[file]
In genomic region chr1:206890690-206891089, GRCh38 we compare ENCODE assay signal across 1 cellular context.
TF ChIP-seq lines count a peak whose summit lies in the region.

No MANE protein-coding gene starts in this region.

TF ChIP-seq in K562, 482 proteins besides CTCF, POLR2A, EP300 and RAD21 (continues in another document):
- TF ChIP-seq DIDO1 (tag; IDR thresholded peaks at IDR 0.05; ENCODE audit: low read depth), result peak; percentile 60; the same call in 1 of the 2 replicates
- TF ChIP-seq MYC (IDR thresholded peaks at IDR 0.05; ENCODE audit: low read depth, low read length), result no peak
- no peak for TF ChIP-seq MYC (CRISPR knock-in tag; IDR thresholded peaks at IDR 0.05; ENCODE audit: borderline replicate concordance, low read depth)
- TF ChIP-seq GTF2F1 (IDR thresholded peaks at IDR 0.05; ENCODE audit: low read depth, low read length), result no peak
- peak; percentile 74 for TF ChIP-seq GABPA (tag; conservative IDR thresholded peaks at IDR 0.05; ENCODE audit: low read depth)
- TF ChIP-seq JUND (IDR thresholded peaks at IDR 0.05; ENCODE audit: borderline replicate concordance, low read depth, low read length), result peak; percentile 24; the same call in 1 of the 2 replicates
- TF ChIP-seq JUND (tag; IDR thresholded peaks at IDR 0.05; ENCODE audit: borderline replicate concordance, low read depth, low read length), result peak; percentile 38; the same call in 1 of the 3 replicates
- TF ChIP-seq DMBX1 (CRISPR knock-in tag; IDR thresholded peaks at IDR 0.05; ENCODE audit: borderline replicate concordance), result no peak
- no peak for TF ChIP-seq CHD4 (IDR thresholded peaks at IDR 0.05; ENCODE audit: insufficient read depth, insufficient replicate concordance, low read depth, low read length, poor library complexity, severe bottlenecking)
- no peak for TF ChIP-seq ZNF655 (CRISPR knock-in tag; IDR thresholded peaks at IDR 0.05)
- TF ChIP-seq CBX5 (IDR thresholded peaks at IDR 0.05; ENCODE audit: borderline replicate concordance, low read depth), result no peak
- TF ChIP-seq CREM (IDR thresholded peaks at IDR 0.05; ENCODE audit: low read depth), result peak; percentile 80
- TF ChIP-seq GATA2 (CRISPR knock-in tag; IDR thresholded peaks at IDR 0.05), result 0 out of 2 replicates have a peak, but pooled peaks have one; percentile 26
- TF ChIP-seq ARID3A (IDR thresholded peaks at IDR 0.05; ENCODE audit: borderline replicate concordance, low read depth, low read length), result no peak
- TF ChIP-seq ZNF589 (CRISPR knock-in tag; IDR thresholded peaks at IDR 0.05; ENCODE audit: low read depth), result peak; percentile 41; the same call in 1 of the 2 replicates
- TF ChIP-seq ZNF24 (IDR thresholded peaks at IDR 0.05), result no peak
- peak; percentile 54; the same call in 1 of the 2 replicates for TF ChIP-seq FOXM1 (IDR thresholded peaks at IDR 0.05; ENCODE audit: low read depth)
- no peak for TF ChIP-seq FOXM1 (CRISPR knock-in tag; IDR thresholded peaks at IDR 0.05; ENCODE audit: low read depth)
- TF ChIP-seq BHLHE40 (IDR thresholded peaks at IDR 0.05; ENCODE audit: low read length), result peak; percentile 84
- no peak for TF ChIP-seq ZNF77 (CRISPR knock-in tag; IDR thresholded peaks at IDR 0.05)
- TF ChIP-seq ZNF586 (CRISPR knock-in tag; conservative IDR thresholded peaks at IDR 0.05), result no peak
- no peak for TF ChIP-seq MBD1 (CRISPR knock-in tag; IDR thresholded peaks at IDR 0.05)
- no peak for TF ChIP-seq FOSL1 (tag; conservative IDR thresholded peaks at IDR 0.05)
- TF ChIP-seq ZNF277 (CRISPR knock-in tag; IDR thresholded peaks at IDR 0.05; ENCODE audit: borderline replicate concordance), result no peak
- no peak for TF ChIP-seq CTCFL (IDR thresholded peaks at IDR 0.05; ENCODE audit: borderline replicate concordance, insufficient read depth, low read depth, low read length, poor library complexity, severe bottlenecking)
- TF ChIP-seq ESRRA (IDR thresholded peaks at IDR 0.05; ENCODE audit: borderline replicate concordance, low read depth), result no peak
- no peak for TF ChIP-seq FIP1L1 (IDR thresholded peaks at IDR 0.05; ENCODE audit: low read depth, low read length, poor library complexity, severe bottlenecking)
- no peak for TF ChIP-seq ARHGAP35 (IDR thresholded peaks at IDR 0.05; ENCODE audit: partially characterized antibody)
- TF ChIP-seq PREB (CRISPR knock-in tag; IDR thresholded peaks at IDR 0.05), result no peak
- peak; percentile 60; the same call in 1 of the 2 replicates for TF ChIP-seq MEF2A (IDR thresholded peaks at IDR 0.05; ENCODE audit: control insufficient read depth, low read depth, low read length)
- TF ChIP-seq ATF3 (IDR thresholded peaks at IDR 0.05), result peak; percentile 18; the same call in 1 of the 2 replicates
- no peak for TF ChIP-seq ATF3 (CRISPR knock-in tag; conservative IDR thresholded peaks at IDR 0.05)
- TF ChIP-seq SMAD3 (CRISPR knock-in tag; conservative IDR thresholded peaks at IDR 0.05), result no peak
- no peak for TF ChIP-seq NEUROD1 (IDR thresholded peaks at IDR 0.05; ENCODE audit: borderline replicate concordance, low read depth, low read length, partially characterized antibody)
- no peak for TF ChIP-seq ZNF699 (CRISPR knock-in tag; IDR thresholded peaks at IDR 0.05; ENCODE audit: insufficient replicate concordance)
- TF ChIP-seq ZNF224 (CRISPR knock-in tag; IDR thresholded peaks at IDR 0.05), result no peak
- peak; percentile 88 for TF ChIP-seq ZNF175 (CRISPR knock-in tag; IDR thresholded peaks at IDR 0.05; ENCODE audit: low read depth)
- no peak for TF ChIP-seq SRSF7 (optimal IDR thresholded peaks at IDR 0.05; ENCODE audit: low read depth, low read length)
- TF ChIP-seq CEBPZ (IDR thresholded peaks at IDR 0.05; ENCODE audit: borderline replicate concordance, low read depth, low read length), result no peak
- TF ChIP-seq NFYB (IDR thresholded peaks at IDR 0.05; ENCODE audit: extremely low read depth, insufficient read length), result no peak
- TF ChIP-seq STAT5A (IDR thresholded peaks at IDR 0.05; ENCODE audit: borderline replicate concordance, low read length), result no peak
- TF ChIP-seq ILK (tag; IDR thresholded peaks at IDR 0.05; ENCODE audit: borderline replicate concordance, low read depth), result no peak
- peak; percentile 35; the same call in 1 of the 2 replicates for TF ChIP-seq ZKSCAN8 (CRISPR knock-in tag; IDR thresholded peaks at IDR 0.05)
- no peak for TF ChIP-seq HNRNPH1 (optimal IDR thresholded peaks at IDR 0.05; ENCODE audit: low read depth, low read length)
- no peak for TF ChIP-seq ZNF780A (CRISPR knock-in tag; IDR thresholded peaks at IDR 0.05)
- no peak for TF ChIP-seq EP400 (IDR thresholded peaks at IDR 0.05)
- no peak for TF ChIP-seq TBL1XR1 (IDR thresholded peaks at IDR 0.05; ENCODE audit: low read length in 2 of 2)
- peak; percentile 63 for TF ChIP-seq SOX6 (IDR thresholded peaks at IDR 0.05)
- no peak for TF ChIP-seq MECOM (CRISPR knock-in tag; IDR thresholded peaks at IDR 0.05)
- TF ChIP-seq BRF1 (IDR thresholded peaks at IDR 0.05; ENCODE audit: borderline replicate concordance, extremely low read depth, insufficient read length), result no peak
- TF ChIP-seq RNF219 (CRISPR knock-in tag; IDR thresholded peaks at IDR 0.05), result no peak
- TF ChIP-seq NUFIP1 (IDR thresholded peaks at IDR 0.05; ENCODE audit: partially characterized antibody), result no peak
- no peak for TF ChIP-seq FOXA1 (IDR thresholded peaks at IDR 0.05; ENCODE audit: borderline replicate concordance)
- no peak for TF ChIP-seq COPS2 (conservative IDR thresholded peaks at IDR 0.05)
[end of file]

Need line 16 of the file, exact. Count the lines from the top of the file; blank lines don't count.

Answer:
- TF ChIP-seq CREM (IDR thresholded peaks at IDR 0.05; ENCODE audit: low read depth), result peak; percentile 80